Materials and methods
The study was approved by Vilnius Regional Bioethics Committee (Approval number 2019/3–116-608) and conducted according to the Declaration of Helsinki of 1964, as revised in later versions.
Patients and study design
This retrospective cohort study included all patients who underwent elective colorectal resection with primary anastomosis at two major gastrointestinal cancer treatment centers in Lithuania – National Cancer Institute and Vilnius University hospital Santaros Klinikos between January 2014 and December 2018. Patients were divided into non-elderly (NE; ≤75 years) and elderly groups (E; > 75 years) according to the age at the time of surgery.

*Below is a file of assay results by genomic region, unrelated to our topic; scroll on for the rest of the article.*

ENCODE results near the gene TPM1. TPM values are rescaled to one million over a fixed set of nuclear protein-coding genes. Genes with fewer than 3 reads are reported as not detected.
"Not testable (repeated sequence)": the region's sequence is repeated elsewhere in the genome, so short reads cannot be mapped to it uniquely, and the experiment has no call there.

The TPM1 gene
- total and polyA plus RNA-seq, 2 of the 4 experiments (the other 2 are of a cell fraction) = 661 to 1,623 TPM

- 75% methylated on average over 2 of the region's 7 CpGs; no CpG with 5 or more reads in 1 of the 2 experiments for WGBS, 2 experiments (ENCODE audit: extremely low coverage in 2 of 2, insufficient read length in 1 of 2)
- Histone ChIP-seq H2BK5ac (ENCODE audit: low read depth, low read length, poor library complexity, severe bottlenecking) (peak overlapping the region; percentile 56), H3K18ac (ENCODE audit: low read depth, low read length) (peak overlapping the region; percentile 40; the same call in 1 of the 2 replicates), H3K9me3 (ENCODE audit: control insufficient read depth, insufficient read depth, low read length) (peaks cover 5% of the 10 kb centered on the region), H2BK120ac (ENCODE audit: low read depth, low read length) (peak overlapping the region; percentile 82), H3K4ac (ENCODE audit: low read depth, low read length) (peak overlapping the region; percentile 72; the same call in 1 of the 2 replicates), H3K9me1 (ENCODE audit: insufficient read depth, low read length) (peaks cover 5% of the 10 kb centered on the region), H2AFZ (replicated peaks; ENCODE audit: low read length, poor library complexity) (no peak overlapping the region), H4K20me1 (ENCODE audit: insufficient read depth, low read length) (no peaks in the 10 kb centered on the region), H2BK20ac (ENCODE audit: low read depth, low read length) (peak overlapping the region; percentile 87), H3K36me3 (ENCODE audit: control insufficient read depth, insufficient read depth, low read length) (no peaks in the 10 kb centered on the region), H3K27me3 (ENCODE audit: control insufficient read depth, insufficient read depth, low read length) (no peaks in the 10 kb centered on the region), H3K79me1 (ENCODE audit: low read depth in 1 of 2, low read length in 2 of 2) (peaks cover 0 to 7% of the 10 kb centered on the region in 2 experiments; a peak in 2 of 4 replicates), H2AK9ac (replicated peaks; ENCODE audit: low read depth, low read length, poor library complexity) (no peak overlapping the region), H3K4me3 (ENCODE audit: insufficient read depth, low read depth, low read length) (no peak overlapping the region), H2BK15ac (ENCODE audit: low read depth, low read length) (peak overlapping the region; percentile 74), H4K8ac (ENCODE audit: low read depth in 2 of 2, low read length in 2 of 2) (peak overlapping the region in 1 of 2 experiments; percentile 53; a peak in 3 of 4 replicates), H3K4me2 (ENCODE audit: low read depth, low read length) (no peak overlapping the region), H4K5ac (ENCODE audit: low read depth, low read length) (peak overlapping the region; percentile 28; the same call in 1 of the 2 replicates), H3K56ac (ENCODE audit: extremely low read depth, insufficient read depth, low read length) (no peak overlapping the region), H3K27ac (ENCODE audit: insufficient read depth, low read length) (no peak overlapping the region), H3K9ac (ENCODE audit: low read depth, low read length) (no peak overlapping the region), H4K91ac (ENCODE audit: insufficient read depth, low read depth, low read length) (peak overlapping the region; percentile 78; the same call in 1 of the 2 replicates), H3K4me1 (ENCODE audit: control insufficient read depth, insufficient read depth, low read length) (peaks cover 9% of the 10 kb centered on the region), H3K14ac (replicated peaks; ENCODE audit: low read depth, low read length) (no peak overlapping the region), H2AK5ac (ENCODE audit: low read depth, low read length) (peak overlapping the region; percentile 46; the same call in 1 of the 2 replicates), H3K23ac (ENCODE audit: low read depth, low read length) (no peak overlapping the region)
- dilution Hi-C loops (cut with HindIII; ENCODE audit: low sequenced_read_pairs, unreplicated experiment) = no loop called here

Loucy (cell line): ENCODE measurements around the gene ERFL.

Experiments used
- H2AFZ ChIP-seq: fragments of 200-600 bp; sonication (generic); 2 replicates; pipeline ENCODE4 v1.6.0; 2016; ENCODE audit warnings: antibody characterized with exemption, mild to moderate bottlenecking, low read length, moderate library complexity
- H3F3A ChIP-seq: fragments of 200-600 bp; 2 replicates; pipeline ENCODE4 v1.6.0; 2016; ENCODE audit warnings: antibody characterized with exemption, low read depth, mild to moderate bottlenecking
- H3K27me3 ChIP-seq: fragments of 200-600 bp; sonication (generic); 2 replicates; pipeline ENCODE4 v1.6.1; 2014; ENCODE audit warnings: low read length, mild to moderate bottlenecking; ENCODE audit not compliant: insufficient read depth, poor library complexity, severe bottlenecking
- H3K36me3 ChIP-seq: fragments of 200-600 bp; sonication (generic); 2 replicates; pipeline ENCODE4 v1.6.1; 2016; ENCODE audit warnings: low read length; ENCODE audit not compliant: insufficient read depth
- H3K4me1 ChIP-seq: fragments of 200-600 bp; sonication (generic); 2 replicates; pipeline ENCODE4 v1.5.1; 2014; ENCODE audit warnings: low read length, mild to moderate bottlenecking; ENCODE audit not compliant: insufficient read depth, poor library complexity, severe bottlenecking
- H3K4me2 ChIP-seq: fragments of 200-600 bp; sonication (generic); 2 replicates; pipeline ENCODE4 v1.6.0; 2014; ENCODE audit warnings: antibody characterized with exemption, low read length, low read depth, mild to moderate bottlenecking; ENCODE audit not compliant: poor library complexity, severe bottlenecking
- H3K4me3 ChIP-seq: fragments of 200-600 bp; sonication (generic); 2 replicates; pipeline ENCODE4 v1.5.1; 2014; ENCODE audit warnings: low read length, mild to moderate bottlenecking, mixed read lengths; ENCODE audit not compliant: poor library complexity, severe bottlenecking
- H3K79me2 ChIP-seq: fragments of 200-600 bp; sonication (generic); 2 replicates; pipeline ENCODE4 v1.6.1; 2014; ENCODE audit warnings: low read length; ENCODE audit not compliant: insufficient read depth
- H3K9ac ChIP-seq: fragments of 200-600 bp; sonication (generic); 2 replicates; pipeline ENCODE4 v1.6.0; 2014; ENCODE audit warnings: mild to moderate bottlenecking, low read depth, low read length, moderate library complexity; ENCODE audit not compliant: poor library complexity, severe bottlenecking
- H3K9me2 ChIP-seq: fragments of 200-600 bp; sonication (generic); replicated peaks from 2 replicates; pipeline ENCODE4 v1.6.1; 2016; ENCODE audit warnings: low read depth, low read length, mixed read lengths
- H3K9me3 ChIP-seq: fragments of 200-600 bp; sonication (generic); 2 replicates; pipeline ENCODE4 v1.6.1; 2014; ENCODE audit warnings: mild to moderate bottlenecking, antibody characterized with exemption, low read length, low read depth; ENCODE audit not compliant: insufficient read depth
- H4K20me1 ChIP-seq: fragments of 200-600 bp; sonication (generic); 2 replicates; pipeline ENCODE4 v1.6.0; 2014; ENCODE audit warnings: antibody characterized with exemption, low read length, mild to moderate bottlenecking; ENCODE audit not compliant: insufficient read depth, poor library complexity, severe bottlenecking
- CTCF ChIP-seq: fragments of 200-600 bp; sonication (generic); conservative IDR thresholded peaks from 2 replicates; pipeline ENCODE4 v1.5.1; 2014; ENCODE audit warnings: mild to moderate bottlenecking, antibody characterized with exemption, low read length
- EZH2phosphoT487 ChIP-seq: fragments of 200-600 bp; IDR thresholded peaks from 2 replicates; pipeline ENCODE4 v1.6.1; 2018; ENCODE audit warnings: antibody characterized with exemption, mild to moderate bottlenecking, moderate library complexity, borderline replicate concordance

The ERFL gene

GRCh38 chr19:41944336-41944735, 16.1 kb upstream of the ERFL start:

The database used for the present study was used previously . All patients’ characteristics and clinical data were obtained from the medical records and prospectively collected databases. The preoperative data included: age, gender, body mass index (BMI), Charlson comorbidity index (CCI), comorbidities, American Society of Anesthesiology (ASA) score, type of neoadjuvant treatment, tumor localization. Chronic kidney failure was defined as a kidney damage or glomerular filtration rate (GFR) < 60 mL/min/1.73 m2 for 3 months or more, irrespective of cause as proposed by Kidney Disease: Improving Global Outcomes (KDIGO) . Intraoperative details included: type of surgery, the approach of surgery (open or minimally invasive), operation time, blood loss, the height of anastomosis measured from the anal verge, presence of diverting ileostomy. Standard laparoscopic colorectal resection, hand-assisted laparoscopic surgery, natural orifice specimen extraction surgery, and transanal total mesorectal excision operations were defined as minimally invasive approaches. Postoperative data included histological report results, hospitalization time, postoperative complications graded by Clavien-Dindo classification, 30-day, and 90-day mortality rates. The tumor stage was set according to the TNM system as described at the American Joint Committee on Cancer 8th edition.